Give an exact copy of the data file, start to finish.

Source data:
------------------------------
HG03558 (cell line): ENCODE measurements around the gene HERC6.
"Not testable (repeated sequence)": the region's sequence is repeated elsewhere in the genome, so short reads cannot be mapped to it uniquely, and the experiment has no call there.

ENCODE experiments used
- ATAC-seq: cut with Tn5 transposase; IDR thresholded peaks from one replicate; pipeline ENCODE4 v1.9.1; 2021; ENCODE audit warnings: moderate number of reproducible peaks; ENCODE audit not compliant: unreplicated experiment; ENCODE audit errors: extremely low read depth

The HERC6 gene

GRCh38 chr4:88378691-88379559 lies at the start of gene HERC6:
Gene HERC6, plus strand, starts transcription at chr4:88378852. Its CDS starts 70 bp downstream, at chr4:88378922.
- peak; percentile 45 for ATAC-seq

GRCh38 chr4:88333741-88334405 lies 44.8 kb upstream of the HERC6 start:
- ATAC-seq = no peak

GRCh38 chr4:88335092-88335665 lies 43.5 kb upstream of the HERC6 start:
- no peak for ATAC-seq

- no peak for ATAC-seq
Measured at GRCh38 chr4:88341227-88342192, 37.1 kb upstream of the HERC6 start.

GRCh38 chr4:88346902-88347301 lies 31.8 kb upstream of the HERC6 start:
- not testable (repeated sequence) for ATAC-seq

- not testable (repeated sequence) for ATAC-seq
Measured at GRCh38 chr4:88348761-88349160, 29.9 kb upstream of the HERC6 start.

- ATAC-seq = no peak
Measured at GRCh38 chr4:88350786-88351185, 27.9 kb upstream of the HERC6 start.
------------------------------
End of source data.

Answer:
HG03558 (cell line): ENCODE measurements around the gene HERC6.
"Not testable (repeated sequence)": the region's sequence is repeated elsewhere in the genome, so short reads cannot be mapped to it uniquely, and the experiment has no call there.

ENCODE experiments used
- ATAC-seq: cut with Tn5 transposase; IDR thresholded peaks from one replicate; pipeline ENCODE4 v1.9.1; 2021; ENCODE audit warnings: moderate number of reproducible peaks; ENCODE audit not compliant: unreplicated experiment; ENCODE audit errors: extremely low read depth

The HERC6 gene

GRCh38 chr4:88378691-88379559 lies at the start of gene HERC6:
Gene HERC6, plus strand, starts transcription at chr4:88378852. Its CDS starts 70 bp downstream, at chr4:88378922.
- peak; percentile 45 for ATAC-seq

GRCh38 chr4:88333741-88334405 lies 44.8 kb upstream of the HERC6 start:
- ATAC-seq = no peak

GRCh38 chr4:88335092-88335665 lies 43.5 kb upstream of the HERC6 start:
- no peak for ATAC-seq

- no peak for ATAC-seq
Measured at GRCh38 chr4:88341227-88342192, 37.1 kb upstream of the HERC6 start.

GRCh38 chr4:88346902-88347301 lies 31.8 kb upstream of the HERC6 start:
- not testable (repeated sequence) for ATAC-seq

- not testable (repeated sequence) for ATAC-seq
Measured at GRCh38 chr4:88348761-88349160, 29.9 kb upstream of the HERC6 start.

- ATAC-seq = no peak
Measured at GRCh38 chr4:88350786-88351185, 27.9 kb upstream of the HERC6 start.